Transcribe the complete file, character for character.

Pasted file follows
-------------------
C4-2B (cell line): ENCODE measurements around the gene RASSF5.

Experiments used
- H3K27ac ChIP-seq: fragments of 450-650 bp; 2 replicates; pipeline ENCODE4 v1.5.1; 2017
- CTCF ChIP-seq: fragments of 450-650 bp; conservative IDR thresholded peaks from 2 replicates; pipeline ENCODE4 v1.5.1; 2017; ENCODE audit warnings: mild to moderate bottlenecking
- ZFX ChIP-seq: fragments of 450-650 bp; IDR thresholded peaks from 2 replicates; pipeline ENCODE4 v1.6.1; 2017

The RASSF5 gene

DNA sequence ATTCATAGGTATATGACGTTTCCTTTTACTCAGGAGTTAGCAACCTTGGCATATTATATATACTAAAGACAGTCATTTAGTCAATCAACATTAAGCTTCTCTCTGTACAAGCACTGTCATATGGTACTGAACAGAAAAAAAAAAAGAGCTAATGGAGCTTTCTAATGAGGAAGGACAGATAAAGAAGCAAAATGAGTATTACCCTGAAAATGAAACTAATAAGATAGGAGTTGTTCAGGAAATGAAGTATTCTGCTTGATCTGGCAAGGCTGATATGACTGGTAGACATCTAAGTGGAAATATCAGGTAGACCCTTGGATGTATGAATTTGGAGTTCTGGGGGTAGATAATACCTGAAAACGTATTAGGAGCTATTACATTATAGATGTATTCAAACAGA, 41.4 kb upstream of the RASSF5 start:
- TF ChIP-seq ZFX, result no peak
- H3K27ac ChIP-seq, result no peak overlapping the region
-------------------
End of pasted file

C4-2B (cell line): ENCODE measurements around the gene RASSF5.

Experiments used
- H3K27ac ChIP-seq: fragments of 450-650 bp; 2 replicates; pipeline ENCODE4 v1.5.1; 2017
- CTCF ChIP-seq: fragments of 450-650 bp; conservative IDR thresholded peaks from 2 replicates; pipeline ENCODE4 v1.5.1; 2017; ENCODE audit warnings: mild to moderate bottlenecking
- ZFX ChIP-seq: fragments of 450-650 bp; IDR thresholded peaks from 2 replicates; pipeline ENCODE4 v1.6.1; 2017

The RASSF5 gene

DNA sequence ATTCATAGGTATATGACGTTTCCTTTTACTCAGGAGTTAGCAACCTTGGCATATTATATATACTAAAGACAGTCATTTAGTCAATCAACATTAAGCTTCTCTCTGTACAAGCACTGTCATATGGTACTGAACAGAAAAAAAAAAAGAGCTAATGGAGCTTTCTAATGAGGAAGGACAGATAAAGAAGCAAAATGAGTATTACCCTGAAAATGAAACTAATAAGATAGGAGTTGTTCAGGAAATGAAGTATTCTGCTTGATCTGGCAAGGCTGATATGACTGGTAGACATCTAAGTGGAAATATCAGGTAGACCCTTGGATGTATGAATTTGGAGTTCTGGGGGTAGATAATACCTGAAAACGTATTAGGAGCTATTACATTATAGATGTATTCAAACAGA, 41.4 kb upstream of the RASSF5 start:
- TF ChIP-seq ZFX, result no peak
- H3K27ac ChIP-seq, result no peak overlapping the region